The newest design for the 101-story, 1,614-foot-tall Shanghai World Financial Center shown to journalists on Tuesday showed the circular hole replaced by a four-sided slot.
Its developer, the Mori Building Co. of Tokyo, acknowledged receiving complaints but said the change was made for technical reasons.
"There was sensitivity," said A. Eugene Kohn, chairman of the tower's designer, Kohn Pederson Fox Associates.
The developer's president Minor Mori explained the change by saying that during lengthy planning delays in the 11-year-old project, he began to think the original design had "lost its freshness."
Construction of the slender, wedge-shaped building began in the mid-1990s and is due for completion in 2008. The original design called for a 164-foot-high circular hole through the tower's peak to reduce wind pressure on the structure and give it a distinctive profile.
But Chinese critics said the hole resembled Japan's "rising sun" flag, an image associated in China with Tokyo's brutal conquest of much of China during the 1930s and '40s.
Anti-Japanese sentiment runs deep in China. This spring mobs in Shanghai and other cities threw rocks and bottles at Japanese diplomatic installations, overturned Japanese cars and smashed Japanese businesses.
Kohn said the round hole was not based on any Japanese image but on the moon gate, a circular gateway used in traditional Chinese gardens.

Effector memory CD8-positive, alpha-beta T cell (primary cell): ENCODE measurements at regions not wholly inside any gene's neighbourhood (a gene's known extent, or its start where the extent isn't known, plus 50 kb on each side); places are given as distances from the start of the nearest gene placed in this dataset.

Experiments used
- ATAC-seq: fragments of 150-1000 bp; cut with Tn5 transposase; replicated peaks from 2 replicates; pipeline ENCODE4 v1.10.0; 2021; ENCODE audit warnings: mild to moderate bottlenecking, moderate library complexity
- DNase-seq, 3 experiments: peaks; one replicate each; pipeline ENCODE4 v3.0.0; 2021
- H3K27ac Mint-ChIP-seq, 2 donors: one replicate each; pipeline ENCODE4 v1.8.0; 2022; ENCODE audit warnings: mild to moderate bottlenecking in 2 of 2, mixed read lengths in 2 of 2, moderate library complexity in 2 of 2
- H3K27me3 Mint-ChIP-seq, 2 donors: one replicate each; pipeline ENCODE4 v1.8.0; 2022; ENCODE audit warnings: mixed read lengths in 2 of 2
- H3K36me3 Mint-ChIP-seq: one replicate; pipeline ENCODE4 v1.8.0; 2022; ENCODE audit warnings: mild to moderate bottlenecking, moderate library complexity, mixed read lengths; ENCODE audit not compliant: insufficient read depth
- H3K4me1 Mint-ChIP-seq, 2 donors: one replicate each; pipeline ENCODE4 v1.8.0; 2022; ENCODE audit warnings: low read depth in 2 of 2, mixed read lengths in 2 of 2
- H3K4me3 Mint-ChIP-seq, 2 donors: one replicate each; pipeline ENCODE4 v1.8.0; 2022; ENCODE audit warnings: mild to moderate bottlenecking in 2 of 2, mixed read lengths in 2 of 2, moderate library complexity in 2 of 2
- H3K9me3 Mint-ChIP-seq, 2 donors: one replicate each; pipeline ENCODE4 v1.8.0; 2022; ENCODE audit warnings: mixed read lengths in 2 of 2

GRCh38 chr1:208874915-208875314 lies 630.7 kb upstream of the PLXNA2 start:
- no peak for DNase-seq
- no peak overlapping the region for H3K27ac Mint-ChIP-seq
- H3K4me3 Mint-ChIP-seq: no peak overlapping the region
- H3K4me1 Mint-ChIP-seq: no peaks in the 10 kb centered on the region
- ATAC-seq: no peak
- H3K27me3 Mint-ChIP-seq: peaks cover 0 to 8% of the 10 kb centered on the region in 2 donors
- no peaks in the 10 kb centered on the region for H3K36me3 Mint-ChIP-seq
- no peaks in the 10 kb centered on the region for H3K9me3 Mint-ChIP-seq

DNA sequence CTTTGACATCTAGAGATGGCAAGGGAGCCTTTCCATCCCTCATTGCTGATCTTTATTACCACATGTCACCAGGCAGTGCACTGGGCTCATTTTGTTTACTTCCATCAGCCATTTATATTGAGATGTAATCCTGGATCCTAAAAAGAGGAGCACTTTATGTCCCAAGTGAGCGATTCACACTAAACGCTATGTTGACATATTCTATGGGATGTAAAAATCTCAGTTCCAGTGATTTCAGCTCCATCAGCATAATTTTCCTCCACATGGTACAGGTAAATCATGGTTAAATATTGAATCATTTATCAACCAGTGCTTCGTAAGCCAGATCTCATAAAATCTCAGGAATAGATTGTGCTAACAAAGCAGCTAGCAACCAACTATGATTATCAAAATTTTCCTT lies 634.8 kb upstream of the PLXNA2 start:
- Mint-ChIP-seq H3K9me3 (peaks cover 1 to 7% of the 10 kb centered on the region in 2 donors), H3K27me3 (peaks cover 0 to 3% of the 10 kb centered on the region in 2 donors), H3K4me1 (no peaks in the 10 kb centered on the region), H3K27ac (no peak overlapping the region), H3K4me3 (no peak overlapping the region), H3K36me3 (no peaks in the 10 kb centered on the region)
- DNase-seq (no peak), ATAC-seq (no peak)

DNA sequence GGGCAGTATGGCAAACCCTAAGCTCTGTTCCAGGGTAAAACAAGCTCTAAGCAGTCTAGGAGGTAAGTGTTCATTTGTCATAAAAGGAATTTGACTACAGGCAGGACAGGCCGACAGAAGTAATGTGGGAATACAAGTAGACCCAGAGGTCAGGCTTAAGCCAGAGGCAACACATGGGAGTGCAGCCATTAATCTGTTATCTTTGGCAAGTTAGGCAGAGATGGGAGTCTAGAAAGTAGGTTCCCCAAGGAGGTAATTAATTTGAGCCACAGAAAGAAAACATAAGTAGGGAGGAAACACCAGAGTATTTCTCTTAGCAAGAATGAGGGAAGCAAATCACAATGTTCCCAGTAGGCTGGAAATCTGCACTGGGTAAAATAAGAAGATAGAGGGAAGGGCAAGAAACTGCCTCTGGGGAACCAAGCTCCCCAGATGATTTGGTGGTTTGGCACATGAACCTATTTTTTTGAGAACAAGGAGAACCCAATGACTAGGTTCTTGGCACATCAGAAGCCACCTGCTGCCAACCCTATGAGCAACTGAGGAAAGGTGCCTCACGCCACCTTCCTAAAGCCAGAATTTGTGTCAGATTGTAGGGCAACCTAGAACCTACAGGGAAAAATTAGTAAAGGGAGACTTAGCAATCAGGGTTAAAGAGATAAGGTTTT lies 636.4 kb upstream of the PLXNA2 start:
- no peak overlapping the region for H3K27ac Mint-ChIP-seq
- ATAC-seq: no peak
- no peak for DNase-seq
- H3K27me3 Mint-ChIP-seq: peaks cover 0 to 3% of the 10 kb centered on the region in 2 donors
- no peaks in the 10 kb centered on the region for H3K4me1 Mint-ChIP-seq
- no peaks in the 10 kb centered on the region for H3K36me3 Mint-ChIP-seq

The building, and its hole, had been praised by other architects.
The redesign is the latest chapter in an 11-year journey to completion for the skyscraper, being built at a cost of $910 million. It ran into trouble when the Asian financial crisis virtually obliterated demand for new office space.
Shelved for six years, the project was revived, but criticism of the design soon surfaced in Shanghai and elsewhere, especially on Internet forums.
Another design proposed in the late '90s would have broken up the circular hole by putting an observation deck across the bottom of the space.
Kohn's new slot was "more beautiful, functional, less costly and easier to design," Mori said.
In 2003, Taiwan completed building the world's tallest skyscraper, a 1,676-foot-tall building that is about 165 feet higher than the former highest office building, the Petronas Towers in Kuala Lumpur, Malaysia. The highest freestanding tower remains the CN Tower, a 1,815-foot communications structure and outlook point in Toronto.